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THE ARGUS, FRIDAY, OCTOBER 20, 1893.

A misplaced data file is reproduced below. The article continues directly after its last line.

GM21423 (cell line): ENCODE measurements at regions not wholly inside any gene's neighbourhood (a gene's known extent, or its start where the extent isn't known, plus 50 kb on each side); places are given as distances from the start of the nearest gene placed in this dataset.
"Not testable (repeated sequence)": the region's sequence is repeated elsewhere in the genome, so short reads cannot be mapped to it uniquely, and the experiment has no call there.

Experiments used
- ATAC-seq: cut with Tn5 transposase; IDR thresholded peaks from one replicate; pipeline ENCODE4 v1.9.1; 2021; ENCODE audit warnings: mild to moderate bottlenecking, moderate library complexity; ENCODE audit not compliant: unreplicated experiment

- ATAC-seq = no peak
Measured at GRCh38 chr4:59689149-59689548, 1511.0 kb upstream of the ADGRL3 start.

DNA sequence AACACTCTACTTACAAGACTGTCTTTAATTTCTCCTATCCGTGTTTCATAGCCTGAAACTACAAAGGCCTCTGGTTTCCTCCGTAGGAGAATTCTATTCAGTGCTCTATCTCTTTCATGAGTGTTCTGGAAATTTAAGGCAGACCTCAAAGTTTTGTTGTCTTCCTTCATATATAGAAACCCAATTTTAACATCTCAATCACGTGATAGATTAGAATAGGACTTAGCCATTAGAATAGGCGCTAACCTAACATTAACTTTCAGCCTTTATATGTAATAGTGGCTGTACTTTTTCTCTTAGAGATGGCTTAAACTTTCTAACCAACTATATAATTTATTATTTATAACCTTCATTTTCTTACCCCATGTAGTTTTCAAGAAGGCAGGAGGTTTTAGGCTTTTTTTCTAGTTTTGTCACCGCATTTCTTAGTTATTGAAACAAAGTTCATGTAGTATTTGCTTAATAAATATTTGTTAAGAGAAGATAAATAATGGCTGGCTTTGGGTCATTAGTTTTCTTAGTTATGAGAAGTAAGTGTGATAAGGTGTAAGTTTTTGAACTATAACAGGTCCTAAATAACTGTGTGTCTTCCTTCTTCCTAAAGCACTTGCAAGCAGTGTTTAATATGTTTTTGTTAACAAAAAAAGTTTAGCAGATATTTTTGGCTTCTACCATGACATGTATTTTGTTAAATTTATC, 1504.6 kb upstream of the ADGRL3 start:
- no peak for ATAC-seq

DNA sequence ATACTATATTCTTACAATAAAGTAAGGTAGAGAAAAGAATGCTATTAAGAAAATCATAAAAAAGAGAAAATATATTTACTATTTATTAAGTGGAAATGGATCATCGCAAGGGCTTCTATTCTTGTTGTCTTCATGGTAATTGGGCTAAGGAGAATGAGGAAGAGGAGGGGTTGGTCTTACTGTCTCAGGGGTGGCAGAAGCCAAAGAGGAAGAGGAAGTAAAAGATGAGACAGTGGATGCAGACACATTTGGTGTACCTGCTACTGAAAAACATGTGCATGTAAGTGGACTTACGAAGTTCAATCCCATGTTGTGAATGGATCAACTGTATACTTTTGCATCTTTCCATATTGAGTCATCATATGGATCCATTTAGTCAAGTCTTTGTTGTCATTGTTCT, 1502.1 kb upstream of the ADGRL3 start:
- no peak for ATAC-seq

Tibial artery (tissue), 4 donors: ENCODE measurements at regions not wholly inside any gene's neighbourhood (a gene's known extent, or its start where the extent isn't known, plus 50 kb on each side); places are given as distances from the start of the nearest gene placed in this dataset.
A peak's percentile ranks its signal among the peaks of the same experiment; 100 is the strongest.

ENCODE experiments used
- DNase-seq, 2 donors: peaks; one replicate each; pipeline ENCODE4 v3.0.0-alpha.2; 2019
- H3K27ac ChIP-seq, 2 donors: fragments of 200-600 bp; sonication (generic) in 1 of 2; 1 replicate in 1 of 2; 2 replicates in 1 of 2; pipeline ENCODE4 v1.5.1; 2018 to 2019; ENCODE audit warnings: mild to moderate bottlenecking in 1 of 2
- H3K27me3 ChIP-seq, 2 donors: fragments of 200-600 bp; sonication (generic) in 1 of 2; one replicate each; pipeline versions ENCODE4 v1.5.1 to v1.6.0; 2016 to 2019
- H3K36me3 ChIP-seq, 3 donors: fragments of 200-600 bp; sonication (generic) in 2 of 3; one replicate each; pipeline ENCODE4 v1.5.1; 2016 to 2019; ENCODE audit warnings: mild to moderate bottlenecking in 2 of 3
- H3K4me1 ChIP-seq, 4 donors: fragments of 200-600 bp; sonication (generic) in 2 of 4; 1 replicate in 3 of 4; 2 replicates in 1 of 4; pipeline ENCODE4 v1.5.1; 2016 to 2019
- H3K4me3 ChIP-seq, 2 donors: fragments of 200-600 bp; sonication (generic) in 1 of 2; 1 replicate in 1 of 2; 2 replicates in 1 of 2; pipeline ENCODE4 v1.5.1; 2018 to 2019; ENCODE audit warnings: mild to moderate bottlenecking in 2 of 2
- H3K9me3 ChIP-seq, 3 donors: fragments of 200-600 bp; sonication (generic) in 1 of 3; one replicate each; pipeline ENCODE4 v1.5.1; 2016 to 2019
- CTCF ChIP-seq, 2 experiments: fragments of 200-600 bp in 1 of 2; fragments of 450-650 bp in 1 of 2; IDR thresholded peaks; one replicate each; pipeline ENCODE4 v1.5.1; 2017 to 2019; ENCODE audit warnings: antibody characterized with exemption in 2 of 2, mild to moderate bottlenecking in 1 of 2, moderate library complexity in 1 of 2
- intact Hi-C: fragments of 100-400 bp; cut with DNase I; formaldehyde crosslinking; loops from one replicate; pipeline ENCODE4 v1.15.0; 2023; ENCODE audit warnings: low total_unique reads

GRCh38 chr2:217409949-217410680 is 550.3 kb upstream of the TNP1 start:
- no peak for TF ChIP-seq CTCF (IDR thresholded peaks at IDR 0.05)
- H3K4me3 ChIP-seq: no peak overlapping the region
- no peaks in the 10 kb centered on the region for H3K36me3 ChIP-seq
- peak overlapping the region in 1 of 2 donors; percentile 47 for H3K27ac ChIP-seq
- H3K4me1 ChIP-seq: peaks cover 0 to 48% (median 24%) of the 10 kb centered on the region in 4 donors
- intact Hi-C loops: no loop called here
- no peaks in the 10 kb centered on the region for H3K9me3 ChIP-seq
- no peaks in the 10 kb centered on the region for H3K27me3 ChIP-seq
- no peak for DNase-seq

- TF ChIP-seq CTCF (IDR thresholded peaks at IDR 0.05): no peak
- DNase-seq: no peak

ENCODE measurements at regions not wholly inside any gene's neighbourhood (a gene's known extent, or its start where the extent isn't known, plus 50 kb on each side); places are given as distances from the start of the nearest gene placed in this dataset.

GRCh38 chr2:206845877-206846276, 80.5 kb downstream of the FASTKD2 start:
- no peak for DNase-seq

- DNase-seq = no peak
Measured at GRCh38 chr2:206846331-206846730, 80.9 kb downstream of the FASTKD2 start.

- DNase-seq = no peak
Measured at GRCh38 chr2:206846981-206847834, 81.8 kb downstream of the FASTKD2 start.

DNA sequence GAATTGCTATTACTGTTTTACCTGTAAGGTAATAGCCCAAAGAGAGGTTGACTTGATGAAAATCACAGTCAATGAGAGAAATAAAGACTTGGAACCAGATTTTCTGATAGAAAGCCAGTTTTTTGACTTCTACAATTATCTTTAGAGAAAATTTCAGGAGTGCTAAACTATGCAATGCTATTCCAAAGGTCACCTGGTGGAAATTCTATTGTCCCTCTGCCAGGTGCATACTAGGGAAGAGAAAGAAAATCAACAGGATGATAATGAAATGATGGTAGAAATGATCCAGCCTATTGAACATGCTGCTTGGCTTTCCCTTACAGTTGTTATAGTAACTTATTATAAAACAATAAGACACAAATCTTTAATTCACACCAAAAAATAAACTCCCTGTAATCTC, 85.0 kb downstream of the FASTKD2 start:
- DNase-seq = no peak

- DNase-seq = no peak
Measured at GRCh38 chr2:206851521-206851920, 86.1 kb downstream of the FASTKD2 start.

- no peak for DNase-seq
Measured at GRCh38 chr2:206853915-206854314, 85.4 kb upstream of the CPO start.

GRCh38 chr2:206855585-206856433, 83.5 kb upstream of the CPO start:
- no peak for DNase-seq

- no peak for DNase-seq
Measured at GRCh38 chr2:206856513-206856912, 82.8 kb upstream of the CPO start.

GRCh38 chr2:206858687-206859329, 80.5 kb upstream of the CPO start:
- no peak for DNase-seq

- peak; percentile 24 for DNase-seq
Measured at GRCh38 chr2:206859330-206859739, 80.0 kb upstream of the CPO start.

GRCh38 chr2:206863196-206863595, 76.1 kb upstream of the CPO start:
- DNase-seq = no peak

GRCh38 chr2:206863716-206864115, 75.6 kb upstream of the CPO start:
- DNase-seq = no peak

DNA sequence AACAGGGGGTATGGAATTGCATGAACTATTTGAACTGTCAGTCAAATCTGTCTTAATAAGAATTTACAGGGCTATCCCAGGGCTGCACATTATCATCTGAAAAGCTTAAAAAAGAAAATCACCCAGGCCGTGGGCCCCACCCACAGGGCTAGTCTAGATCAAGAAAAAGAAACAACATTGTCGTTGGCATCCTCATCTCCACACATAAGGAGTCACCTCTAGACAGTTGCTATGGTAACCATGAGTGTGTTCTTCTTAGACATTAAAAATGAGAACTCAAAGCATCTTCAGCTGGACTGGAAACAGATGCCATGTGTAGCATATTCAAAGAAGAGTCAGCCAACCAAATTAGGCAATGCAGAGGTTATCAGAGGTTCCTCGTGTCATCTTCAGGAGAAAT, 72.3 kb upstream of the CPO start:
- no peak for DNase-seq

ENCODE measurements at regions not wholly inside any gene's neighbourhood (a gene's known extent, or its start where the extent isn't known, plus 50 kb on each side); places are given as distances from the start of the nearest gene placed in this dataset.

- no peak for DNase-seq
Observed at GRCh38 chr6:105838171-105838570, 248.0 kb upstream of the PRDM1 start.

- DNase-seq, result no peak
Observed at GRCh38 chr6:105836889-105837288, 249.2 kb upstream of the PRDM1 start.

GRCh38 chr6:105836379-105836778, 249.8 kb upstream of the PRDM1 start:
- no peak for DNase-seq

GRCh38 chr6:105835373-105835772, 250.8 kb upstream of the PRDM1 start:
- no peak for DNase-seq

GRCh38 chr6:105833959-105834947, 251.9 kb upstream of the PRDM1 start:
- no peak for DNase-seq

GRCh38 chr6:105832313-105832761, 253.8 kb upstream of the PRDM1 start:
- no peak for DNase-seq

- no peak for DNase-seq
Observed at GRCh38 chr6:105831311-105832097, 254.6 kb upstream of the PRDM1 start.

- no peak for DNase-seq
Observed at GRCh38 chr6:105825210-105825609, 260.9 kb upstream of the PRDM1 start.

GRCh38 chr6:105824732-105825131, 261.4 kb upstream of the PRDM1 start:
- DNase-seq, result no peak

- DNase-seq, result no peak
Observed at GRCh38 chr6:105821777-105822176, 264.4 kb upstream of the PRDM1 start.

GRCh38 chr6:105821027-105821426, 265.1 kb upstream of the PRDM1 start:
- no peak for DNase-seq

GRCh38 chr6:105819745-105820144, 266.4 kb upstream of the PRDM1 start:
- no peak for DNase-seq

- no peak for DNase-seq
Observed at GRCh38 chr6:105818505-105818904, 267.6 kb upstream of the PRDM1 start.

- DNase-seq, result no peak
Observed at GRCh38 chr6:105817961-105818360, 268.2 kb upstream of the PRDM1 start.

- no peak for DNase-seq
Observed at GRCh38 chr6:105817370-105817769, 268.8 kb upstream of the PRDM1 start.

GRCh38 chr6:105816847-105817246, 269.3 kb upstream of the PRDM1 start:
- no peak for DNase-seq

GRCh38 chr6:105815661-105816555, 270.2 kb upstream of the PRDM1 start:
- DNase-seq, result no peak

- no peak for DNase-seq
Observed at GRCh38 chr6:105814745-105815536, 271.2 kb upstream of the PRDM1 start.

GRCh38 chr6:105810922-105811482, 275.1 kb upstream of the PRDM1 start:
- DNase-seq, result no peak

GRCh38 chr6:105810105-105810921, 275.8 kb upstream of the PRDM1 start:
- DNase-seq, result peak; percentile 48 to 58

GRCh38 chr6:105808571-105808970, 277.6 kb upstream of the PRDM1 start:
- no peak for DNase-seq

our Painter .-. wasted time and material in tr?!"S resorted to the use of ready :Scd pain. the indent, of which s..?in making a shade of color with "' 'ead This waste can be avoided thcuse of National Lead Company's pure White Lead Tinting Colors rye tint : ,, r-- njre colors, put up in small cans, :c7Venared so that one pound will I! pounds of Strictly Pure White w-to the shade shown on the can. ."-is weans you will have the best materials Strictly Pure til I Tllt1 . w WORK ACCOMPLISHED BY A MAN IN A SHORT SPACE OF TIME. White Iead one " . , j'1- c' wh:c lead .'""t r.rc I..'....-. r.nnufacf'--d the "Old n" process, a:ii know;i to be ,:;.-' ?ure : Southern" " Red Seal" Collier" "ShipmarT -, grands of Strictly Pure White Lead N .t onal Lead Co.'s Furc White Lead i - , - c Colors are for sale by the moil re , . .'Scalers in paints everywhere. r i are going to paint. 'l wi" ray you tc us for a book containing informa ''. V-t may save you many a dollar; it will c- i f "t you a rtost'fi card. NATIONAL LEAD CO., 1 Broadway, .cw Yortt Chicago Branch, DR. COFFEE, l UK I MIM.M' tvt: ard Ear Specialist . . ...M,n .:-..f th a -k- nvi'.'e Ct' .i ,i I- .ir ltt::itllar, wiU vt-tl n 'K ISLAND. IiAI.i'l-.K JIOUs-'F. Tlv. .-J:iv anct l-ridav, 1 .;V.7 dr... ,.T- -"-r1 ! t;.,- f -'.raiirhtt-n the lirst case of Kvo that apply s fkf.e f haiirr. ctni worJ to vniir friciiils. ha- :r:4!tl ever 7'HI jiiticn s in i rr ji"r: ami over 10" in and about - ;!ta:;nt! fr.'f on first tnn. r.i:.-h:'i. v-UOSS or SL INT EYES in i; r lie - i'ATAKAi v 'n two m:r.uti. ' :... j.:.-.. t it tlm nvnr the ives one niinu'f.'. -;! m two luinutoc. :i: or iir of hiis and litl bairs. etc., . . . '! k'v. i! .-in i. i.-:ryM: i t : t r i Duo), can-ins an . m . f t, .r- p' rm.itiently cured. Tun.'T-noc or tai ri'n.ir.i-u in two tu- Ki:-t.u h';.in Tu!c K-adlug from i ' t- ' riiiui!'--. '' -' aiu'. t lii';r.n.- Lvni.i. one .f above n;er.mois I eTf.?rm. ; at:' tit e in jo lioiiic wi'.li- ' TTEKY.ilNNE for film over the - 'V'1 'or'.ea, him !iies weak. . . .t.iaa a 1 let-, chronic red wir.- . .:ia. r-. i..i::rii:uni nr turning in of cye .:. ! -..i-, -of , wirymal liuot (tear durti, tn :... i -'i.Ti:.it ii.n of cyp hall. All sur - i-i - of th and ii- ne'.e-. a ::: am ciiiomo nasai. catakkh . s - .Tins i 'iriTl e 'riiianently. Oaiua. ; -. t .:i...r-. t:.ikiiie and Miit!iii'4, enlarired . - of mj;...., tranulatei fore throit, 'i.Ar NL;-T . -.ii; euro Cd per cent of these e ' an I. in ::e minute if curable. I ' i"- in one treatment . '.-K IN EAR- I can cure in every cae. ": : 1 V K ; 1 1 EAK 1 ean cure in rverycase " ,x a.M LUMi TUOfBLE enred r irrf. 'Mi. or oired. A Stoiy SliowlnK the Kemarkable Swift ness WiM, Which the Mind Work, When It I, Supposed to Be Takinc a Rest now Lonj; It Took to Io Ten Hours' Work. A few evenings since a number of newsraper men were in an office await in? th arrival of a gentleman who was to c.il together a meeting that they had been Erected to report for their respec tive pipers. A l umber of topics was discussed, and one of theso was dreams and the extrene rapidity v.iih which mental opera: ions are performed. A number of experiences were given, but the one that attracted the most attention was that of a Call representat ive, who narrated what he had done in a dream. "It was," said lie, "in lSfiS that after a ham day's work I reached home and lo.-t l o time in retiring. Glancing at the cl irk as I turned off the gas I noticed thati: was just 10 minutes after mid Eight. ' SI: all I tell you at this point how long l was dreaming or tell first what I fli.l m my dr:li-.J That you all mav better apprt- late what was done, I will defer the matter until the end. Bear in mind that what is to be told was all in the dream. Seated in the old office on Com mercial street, above Montgomery, I was endeavoring to put into presentable shape the facts of a trial that had taken place hi the district court, when in came E. A. Kockwell. who was the chief ed itorial writer, iu:d calling me by name said: -Yon had better get readvand tro to Sa i Leandro. There's been "a terri ble r.airoad acci 1. i.t. There's .".O or (ill peopl killed, and I d.n t know how ma-.u injured.' C 0.1-0 L. Barnes, at that time one of the proprietors and manning editors, had overheard Rock well, and in that rukt wnyof his sug gestel that no tin.e bo lost in reaching Oak!; lid. and there procuring a br," -v patr nt horses, to go to San Leau- wherever the accident was. isl.iug down to theftrry landing c v:ier of I'aci!k-and Da vi street--, h.'i therein time to find that the ' : l .'f the 1.; Iter :!. of the Lav had ti'.led r.jjt. and that 1 would" have i: bail' an h-mr fm- the next boat. 1. y was vi ;:;.;ious. and then when boat did move eastward it ,...,.. 1 s 1: .s'.i-j would never ma!; :v' ; he s-jemed to be n'.iii"- Yhe-i the slip on the other side was ifi-.ehfd, there was some accident to the local iriiin, and there was not any pro spec! of starting for an hour or "more. There was not a team i f any kind at the lauding, so 1 had to walk to Oakland. "A desire to make up for the time lost urged me on, and 1 think the time made from the landing to Broadway and Was lington street has never been beaten by u an. Near the corner I went into a livery stable and ordered a pair of horses hitched up. There was a delay there, f..r tiie proprietor had his. doubts about the ability of the team making the "trip out and back. Finally I started, and the way those horses flew over the road was .1 caution. When the scene of the disa; tor, sosr.e distance beyond San Le andro, about 14 miles from Oakland, was reached, I proceeded at once to gallv-r the facts. "Down on the nofebook were penciled the names of o odd men, women and children who had either been killed out ri&lr.or burned to death in some of the cars which ha.r caught fire. Then fol low, d the names of about -10 who had beer, injured, a description of their in juries and the opinions of the physicians who were in attendance as to the possi ble outcome in each case. Now, anv of you who have had experience, iu gather ing information of that kind can fully appreciate that it was not child's play, f or 1 hp ininred were in flifTere.it j r.nd it required time to got around to -........ .. 1 1 LUCIA clil. "Then there was the obtaining of data a Hard Times Remedy i No man can afford to h ive a sick AVife or Daughter, nor, iu such times as these, A Lig Doctor bill. Zoa Pliora cures the sickness, eaves the bills. 5 BALD HEADS.! What is the condition of yours? Is your hair dry, harsh, brittle? Does it split at the ends? Has it a J lifeless appearance? Does it fall out when combed or J brushed ? Is it full of dandruff? Does your scalp itch ? j Is it drv or in a heated condition? If these are some of K. your symptoms be warned in time or you will become bald. J SkookumRoot Hair Grower g I J '' MW 'lwbatyoBieod. Its production i not an accident, bat tb.c""0;hr,!? 5 her.lt hv. and free from Irritating ernptlonii. ty a. .1 deitfoya junuilic wuccu, utuch cat on V't.4 ii t . 1" re.ireh. jjuowledce of the OiwaM-sof the hair and scalp lea o ineaiscoy- si ry of bow to treat liiem. "Skookiim "contains neither minerals nor oils. It aj tmot aLve, butaileliuntfully coo lug and refreshing Tonic Hy stimulatlna tiie folhi-i... it in. ri.,nn luir. curu dundniff and annc natron oam f i Keen f hi. ffealn elenn. and rfe-f rv the hair. . t . . fM jr your oruBd-t cannot surpe' yon senn cirrei i". in Jin sue 31 prepaid, on receipt of price. On.wcr,t:.ipcr bottle; 6 Ior.UU. fcoap, aoc per jar; t IuriS0. THE SKOOKUn RCOT HAIR GROWLK tu., 'j .".i " " rS.-iitL- T'ifth Aeune, Kew York, 3. y. v DIRT DEFIES THE KING." THEr L S iieo'.it ineueait. .-v iiukhk rut tne;u wer well known resiiknts of this city, others were from San Jose, so it became neces sary to obtain enough to give each a de ceit obituary notice. In addition to this ii- became a part of my duty to get the statements of passengers, so as to d fcoribe their fillings when the train de railed and went over on its side down a little gully and be able to write up the narrow or fortunate escape of each. Then there were railroad officials to in terview, and. as you all know, they are the hardest kind of people to obtain "facts from; "Well, it took nearly three hours to get all the matter that was needed for a sensational article that was to apjiear under a half column scare head. Then there was the ride back to Oakland set tlement with the livery stable man, who voro that he would never rent a team to a newspaper man again, a rush in a hack to the ferry landing and the trip to this city. Without waiting to get any thing to eat I made my way to the office and at once commenced to write.up, tell ing every one who came to ask for de tails to let me alone. I did not write in copper pia-.e style, and for that matter I never did. but 1 wrote and kept on writ ing until I had enough to fill what would make about iour full columns of The Call of the present day and wrote tbit big scare head. As 1 handed the las; line to the foreman to set up 1 heaved a sigh of reiki j.i.d exclaimed. 'Thank good ness, mat's done!" That is my dream. "At tnat moment I tilt a hand on my shouldei, jumped lrdii th- bed and heard my wife ask. V h.it are you dreaming about-' 1 lit ih.- gas looked at the clock and ".;scovi n 1 that it was Vii minutes after midnight, or. in other words, that in my dream of h ss than two minutes 1 had" performed ail that I have related. "I have figured on the time it would take me to do what 1 did in that dream and find that it could not be done in less than 10 hours under the most favorable Circumstances." San Francisco Call. A VI!.- I.te In the I'iilury. Weeks before the royal wedding it wis openly whispered that the Duke of York, a gallant sailor and ;i gentleman, had made a Lds" ,..,. ila f(irLrt.t ful of Lis princely a::d kuiglii !y duties and obligations and had. in fact, been secretly married and involved himself in a mesalliance. vepTV'iiant to his sense of honor and iihgsl in ihe i y. !' the well known st:ruv.e l.r.v. Ti; . None .f our bio.. I r.vval i tract niarris'e without ii, ., -, ::; of ' hr land to slowlv. '3 GREATER THAN ROYALTY ITSELF. simple, liv con- . s. .Vi felu .ye been re n. ?! 'i-cahatic g".:i;:ed as such. :t- the reigui: marriages ! ..no. sc.; ii love inspired s.inctitv as tachi s to these., unions when faithfully adhered to. The World knows all aliout them and sympathizes with them. But what said the quidnuncs, the tattlers, the irresponsible, the chattering spar rows who build under the eaves of pal aces? Blankly this that George of Wales was married; that the name of the place and the name of the lady, alleged to be the daughter of a naval officer of high degree, were known, and both names and places changed and fluctuated as the price of scandal shares rose or fell in the gossip market. Like ill winds, the ugly rumor grew apace over the dinner table and afternoon teapot. Men talked of it more shame to them women mur mured it with giggles and innuendo: the very "outsiders" gut hold of it, and all the time the story was positively and ab solutely untrue. Think you for au in stant that the head of our church would have married our prince and princess had he not first satisfied himself, as we have reason to know he did. thai the silly story was wholly untrue, absoimely baseless':1 The question carries its own answer. We contradict it directly with authority. London Gentlewoman. A Woman Who (Jot Alone. The ability of a woman to get on alone in the world is sometimes questioned by her big brothers. But there are plenty of instances where women have been left in circumstances wjiich would try the powers of the stoutest hearted man to the utmost and have come out tri umphant. One of these was mentioned to a reporter the other day in connection with a rough side hill farm in a remote part of an inland town. "There," said our informant, pointing to the place, "lived Aunt Abby S when her hus band died. She then had three small children, and another was bora boon after. The farm was in poor condition and had about all the mortgage it could bear. Her husband's old father, feeble and fussy, was left on her hands. "Did she send the old man to the poor farm, think you? Not a bit of -It. She kept him a year or two, and lie was so fussy she couldn't live with him. Jien she hired a neighbor to take him, and she paid his board 12 years, when he died. She raised her children and brought the farm into good condition. She paid the mortgage, and when she died she left a good projerty free and clear of all debts. The boys hadn't the old lady's spunk, for there's a mortgage up there now, and nothing in the world but lazi ness did it. They had everything left ready to their hands and ain't had no drawbacks, Yept losin their mother, but somehpw the weeds have got the start of 'em, and I guess they'll keep it.'' Lew iston Journal. Sard to Please. tWlte Tramp Madam, may I inquire what variety of fowl this is? Lady of the House That is a riymouth Rock. Polite Tramp Er I thought so. Have you any stone crushers on tbt premises? Pittsburg Dispatch. "love and tmoke arc unable to conceal them-eelvcs.'- and so it is with catarrh. So man suf fering from thisi loathsome disea-e. cn concea. the fa t from the world. No matter how cul tured, learned, social or brilliant he is while his frieLcls may be polite eunuch to (lie-emble thiir real feelinRS-his very com puny is loathsome. What a hle.-sing it would be to humanity, if every person aniictcJ with caturih io the head, could only know that tr. Sisrc's Catarrh Remedy will poitively and permanut'y cure the worst case. The manufacturers guarantee to cure every case or forfeit fj-'O. The remedy is pleasant to use and costs only & c nts. MOODY a.nD SANKEY. SiO.IY OF HOW MOODY DISCOVERED " THE MAN TC HELP HIM. It Was ut a 'lectins In Indianapolis That the Voir of the Great Singer Was First Heard by the Stirring Evangelist Their First Woik. It was at Indianapolis in 1ST0 that these two men first made each other's acquaintance. Mr. Moody was already displaying that zeal in evangelistic work which subsequently made him famous, though then his efforts and his reputa tion were confined largely to Chicago. Mr. Sankey's home was in Newcastle, Pa., where he was then serving as an in ternal revenue officer. His father was a banker and active in politics and held under Lincoln's appointment the impor tant position of collector of inland rev enue for four large counties in western Pennsylvania. Young Sankey was then a Christian, having been converted a number of years before during a Metho dist revival, and his talent of song had already begun to be used for his Master. Coming to Indianapolis to attend as a delegate from Newcastle the national convention of the Young Men's Christian association, Mr. Sankey attended one morning a 6 o'clock prayer meeting, held in the basement of the First Baptist church, led by Mr. Moody. The singing dragged, and Mr. Sankey, at the sugges tion of a minister who was seated beside him, started np the familiar hymn. "There is a fountain filled with blood." It went well and was followed by other 6ongs equally successful, and Mr. Moody became so interested that he looked about to see whence the new impetus in singing came. After the meeting closed, with characteristic quickness of deci sion, Mr. Moody, hardly waiting for an introduction, said to Mr. Sankey: "You're the man I have loeu looking for for the last eight years. Come and lunch with Lie." Tlie invitation was accept, ii. and later in the day the two men got together, and the subject of a future combination of forces was talked over in downright earnest. Mr. Moody pressed u-,.o;i Mr. Sankey the duty of at ion e j'.i.-nn- t;;;:i 1H t nu ago. l.nt in Sankey's mind there were some prac tical :. joc:i. ! arising from his bnsi-nc-saud f.iiuily ionn etions. 'Tama government officer." he said to Mr. Moody, "an 1 may fuel it difficult to get released." "Th-re is a bett.-r srovt-rn- is the re- liieut to serve than this,' piy tnat flashed iiistaniiy int. But, persuasive :;s Mr. Moody -was. he did not carry his point th' n and 'there. Mr. Sankey t. .ok several maul lis in which to consider the matter. That very afternoon, however, the first Moody and Sankey public, meeting was held, with no advertisement except the singing as led by Mr. Moody's newly found friend. It was an outdoor gather ing, and tlL masses were there. Mr. Moody brought out a box from a store to a favorably located street corner, mounted it, and there a short but fer vent service of preaching and song was held. At the close of this ojien air meet ing the two evangelists headed a pro cession for the Acad-my of Music, where the convention mel tings were held, sing ing as they marched with the crowd in to the Acad, my of Music, the convention having adjourned the discussion of "How to li"ach the Masses" and gone to supi-er. When the deb-gates got back to tlie academy building, thev found it nearly 'naif full i f ihe very "lapsed mass;-" about whom they had been discussing. Mr. Moody cut short his second address, dismissed the audi ence and went out with Mr. Sankiyto get something to iat. Mr. Sankey was greatly iuipr-s.se 1 with those two "meet ings and said to Mr. Moodv. "Yon are reaching the masses while other people are talking about, them." After the convention was over Mr.. Sankey went back to Newcastle and talked the question over with his wife and family. He did not see his dutv clearly all at once, but Mr. Moody kept writing for him to come to Chicago and at last persuaded him to go out for a week to look the ground over. Arriving in Chicago in the early lhorning, he went first to Mr. Moody's house, reaching there just as family prayers were being held. Almost before Mr. Moody intro duced him to his family he asked" him to ting a hymn and thns contribute his part toward the informal service of praise. Then the two men went out into the streets of the city visiting the sick and unfortunate. That day must have been a notable one in the personal history of the two men. who afterward commanded the eager attention of great audiences on both sides of the sea. On this occasion, as two ordinary missionaries, they went about, from house to house, singing and reading the Bible and speaking the word of cheer and hope wherever it was needed. This was their first day's labor together. Evening meetings were held during the week in the Illinois street church, of which Mr. Moody was the head and leader. On Sunday a large meeting was held in Farwell hall, and as the organist hap pened to be absent Mr. Sankey had to sing without instrumental accompani ment, not having even a small cabinet organ there. The effect of the service npon the people there was so marked that Mr. Moody turned to the singer and said, "You see I was right." There were that night not less than 100 inquiries. The earnest preaching and consecrated 6ong had gone home to many a heart. From that time until the present these men have been colaborers, and the story of their career here and in Great Britain is 60 familiar that it need not again be rehearsed. Congregationalism Keeping the Congregation Awake. Lapenius, chaplain to tlie Danish court (1G92). noticing that a large part of the congregation fell asleep during the sermon, suddenly stopped, and pull ing from his pocket a shuttlecock com menced tfi play with it. This strange device, we are assured, had the effect de fiired. Temnle Bar. What is Castoria is Dr. Samuel Pitcher's prescription for Infants and Children. It contains neither Opium, Morphine nor other Xarcotic substance. It is a harmless substitute for Paregoric, Drops, Soothing; Syrups, and Castor Oil. . It is Pleasant. Its guarantee is thirty years use by Millions of Mothers. Castoria destroys "Worms and allays feverishucss. Castoria. prevents vomiting Sour Curd, cures Diarrhoea and "VViiid Colic. Castoria relieves teething troubles, cures constipation and flatulency. Castoria assimilates the food, regulates the stomach and bowels, giving healthy and natural sleep. Cas toria is the Children's Panacea the Mother's Friend. Castoria. "Castoria is an excellent medicine for chil dren. Mothers have repeatedly told me ofl its good effect upon their children." Dr. G. C. Osgood, Lowell, Mass. " Castoria is the best remedy for children of which I em acquainted. I hope the day is not far distant when mothers will consider the real interest of their children, and use Castoria in stead cf the various quack nostrumswhich are destroying their loved ones, by forcingopium, morphine, soothing syrup and other hurtful agents down their throats, thereby sending them to premature graves." Da. J. F. Kischetoe, CoDway, Ark. I Allen C. Suith, Fret., The Centaur Company, TI Murr ay Street, New York City. Castoria. " Castoria is so well adapted to children that I recommend it as superior to any prescription known to me.1 H. A. Archer, M. D., Hi So, Oxford St., Brooklyn, W. T. " Our physicians in the children's depart ment have spoken highly of their experi ence in their outside practice with Castoria, and although we only have among our mediciil supplies what is known as regular products, yet we are free to confess that the merits of Castoria has won us to look wUk favor upon it." United Hospital ast. Dispexsaxy, Boston, ! THE MOLINE WAGON, Moliite, Ills. The Mine Wap Go, anulacturers ol FARM, SPRING AND FREIGHT WAGONS A full and complete line of Platform and other Spring Waeons, especiaP.y adapted to tbt v.'sitra trade, of superior workmanship and finieh fllnstrated Price List free on application. See the MOLINE WAGON before Durchaeing DAVIS CO. Heating and Ventilating Engineers, Gas and Steam Fitting, SANITARY PLUMBING, A complete line o? Fipe, Brass Goods, PackiDg Hoee. Fire Brick Etc. Largest And best equipped establishment west of Chicago. DA VIS biutjs. Moline, HI j 112, 114 West Seventeenth fit. Telephone 2053. j Telephone 1148. RockUlaud Residence TeleDhone 1169 SPRING Everything in the line of spring vehicles, and; the largest assortment of Harness, Laprobes, Whips, Etc. AT- Mason's Carriage Works, East Fourth Street. - - DAVENPORT, IOWA. B. F. DeGEAR, Contractor etncL Builder. Office and Shop 225 EighteenthStreet ROCK ISLAND, ILL. f-AUkinds of Carpenter work a specialty. Plans and eetimatcsor aUIkinds of bundinEB furnished on application. JOHN KONOSKY, Carpenter and Builder, OFFICE, NO:i2821rSIXTHjAVENUE, 8hop on Vine Street BOCK ISLAND, DLL.